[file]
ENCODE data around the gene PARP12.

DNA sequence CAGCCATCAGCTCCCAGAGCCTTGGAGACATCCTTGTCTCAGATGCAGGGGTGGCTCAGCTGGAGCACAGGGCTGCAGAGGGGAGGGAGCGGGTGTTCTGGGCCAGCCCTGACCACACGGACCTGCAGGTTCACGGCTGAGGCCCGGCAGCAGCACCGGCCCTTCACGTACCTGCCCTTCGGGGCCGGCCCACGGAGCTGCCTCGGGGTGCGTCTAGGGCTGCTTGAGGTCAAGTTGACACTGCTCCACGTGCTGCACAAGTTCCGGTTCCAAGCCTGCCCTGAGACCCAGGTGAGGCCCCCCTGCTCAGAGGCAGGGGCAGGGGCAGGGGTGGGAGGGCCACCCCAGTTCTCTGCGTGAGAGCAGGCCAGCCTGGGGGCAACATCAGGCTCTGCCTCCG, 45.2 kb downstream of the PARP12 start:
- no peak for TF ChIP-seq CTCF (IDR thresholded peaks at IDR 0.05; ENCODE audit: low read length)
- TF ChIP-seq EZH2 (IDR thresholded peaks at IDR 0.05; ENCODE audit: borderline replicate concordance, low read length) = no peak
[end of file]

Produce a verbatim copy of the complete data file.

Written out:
ENCODE data around the gene PARP12.

DNA sequence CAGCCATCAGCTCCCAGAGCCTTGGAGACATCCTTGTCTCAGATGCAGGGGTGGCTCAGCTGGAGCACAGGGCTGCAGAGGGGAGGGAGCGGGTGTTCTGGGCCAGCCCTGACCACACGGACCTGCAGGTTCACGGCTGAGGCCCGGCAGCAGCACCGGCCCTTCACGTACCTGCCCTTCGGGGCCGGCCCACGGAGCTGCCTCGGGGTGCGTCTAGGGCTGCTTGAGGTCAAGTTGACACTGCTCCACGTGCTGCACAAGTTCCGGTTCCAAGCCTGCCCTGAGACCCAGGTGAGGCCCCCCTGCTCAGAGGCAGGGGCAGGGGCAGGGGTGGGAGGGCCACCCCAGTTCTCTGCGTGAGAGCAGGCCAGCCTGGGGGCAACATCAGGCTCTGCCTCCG, 45.2 kb downstream of the PARP12 start:
- no peak for TF ChIP-seq CTCF (IDR thresholded peaks at IDR 0.05; ENCODE audit: low read length)
- TF ChIP-seq EZH2 (IDR thresholded peaks at IDR 0.05; ENCODE audit: borderline replicate concordance, low read length) = no peak